I decided to try some of the most known Java IDE on the market to see which one would work better for me: the idea was to install each IDE and work with it for at least a week on a real project, to test if I could adapt to a new IDE and the IDE could adapt to my working patterns in a relatively short time and in a “real world” situation. I wanted a comparison that made sense to me at this time and in the context of this particular project, not trying every single feature of each IDE: I wanted to test
- editing and refactoring code
- cvs integration
- configurability (how much the IDE can adapt and how much it gets in my way of working)
- remote debugging
- speed of operation
I didn’t care at all about Web services, JUnit integration, JSF support, etc.: all of this does not matter to me at this particular time.
Setup and constraints
The setup on this project is a little unusual, but there are good reasons for it: the IDE runs on my laptop, where the code being edited and ran is on another workstation, mounted as a Windows shared drive (Z:\) on the laptop. The code is a multi-module ATG application, consisting of about several hundreds of Java classes, properties files and JSP pages: all the files are kept in a CVS server, and the CVS working directory is also the ATG module directory so that only one copy of each file exists at any given time. IDE-specific project files should not go into CVS, to avoid conflicts between workstations with different path names.
Despite my good intentions, Eclipse did last only half a day… I had configured my workspace and the project files on drive D:\, then attempted to configure the project source folders via the Link Source feature: it worked fine up to the point of checking out the sources from CVS, when I discovered that Eclipse is unable to check out/check in. There is a long standing bug that apparently won’t be fixed.
This is a pity, because Eclipse is a decent tool despite its shortcomings and many inconsistencies (often debugging cannot “see” the project sources, 2 or 3 different perspectives to work with source control, etc.). I tried to run it on the workstation, but adding it to the 3/4 ATG instances already running was asking too much to the hardware.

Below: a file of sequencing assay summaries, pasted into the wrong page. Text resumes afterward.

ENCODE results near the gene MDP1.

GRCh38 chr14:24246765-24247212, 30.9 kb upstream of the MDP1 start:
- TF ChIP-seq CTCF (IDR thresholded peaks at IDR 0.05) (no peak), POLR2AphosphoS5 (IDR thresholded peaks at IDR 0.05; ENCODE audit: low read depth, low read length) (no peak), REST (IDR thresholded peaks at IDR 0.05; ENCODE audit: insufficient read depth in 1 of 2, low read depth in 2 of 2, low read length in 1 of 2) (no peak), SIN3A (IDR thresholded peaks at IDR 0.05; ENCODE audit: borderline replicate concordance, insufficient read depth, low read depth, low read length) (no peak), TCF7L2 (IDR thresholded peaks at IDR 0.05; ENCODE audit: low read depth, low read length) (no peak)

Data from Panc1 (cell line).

NetBeans was more willing to cooperate with my setup, and it lasted a whole week of intense work. Nothing much to say about the CVS integration and the project organization, at least it allowed me to place the files where I wanted them to be; the speed of the IDE was something I could live with, even if not extraordinary, but the editor had its own share of problems:
- at first I could not find how to generate getters and setters for a class member variable, then I found I must select the variable and choose Refactor > Encapsulate Field: I found that counterintuitive but acceptable, I could not accept however that it didn’t respect the code conventions I configured (“m” prefix for member variables, “p” prefix for parameters)
- saving a file took 30 seconds on average, probably due to the working directory being on a shared drive and the IDE trying to synchronize too many files in the proceeding
- the JSP code assistance produced weird code, for example I typed <dsp:param name=”propertyName” value=”phoneNumber”/> and then Enter, and it added a </dsp:param> that makes no sense
- after writing a Java method will all of its parameters and return type, typing “/**” to start a javadoc comment does not generate the @param and @return tags
- very often the remote debugger didn’t work, in many cases I couldn’t get the local variables of a method (Evaluating… was displayed for minutes in the debugger panel) and in some other cases it hung up the whole IDE (the only recurse was force-quitting it)
- once, after an intense, day-long editing session I had an icon flashing in the lower-right corner of the IDE window with a “too many window handles” message: switching between Windows process with Alt-Tab gave weird results, with windows flashing all over the screen, and in NetBeans I couldn’t do anything; in the end I had to kill it
So NetBeans was better than Eclipse in my situation (I could at least *use* it to work) and it didn’t have many of Eclipse’s interface annoyances: however I didn’t find it good enough to keep working with it.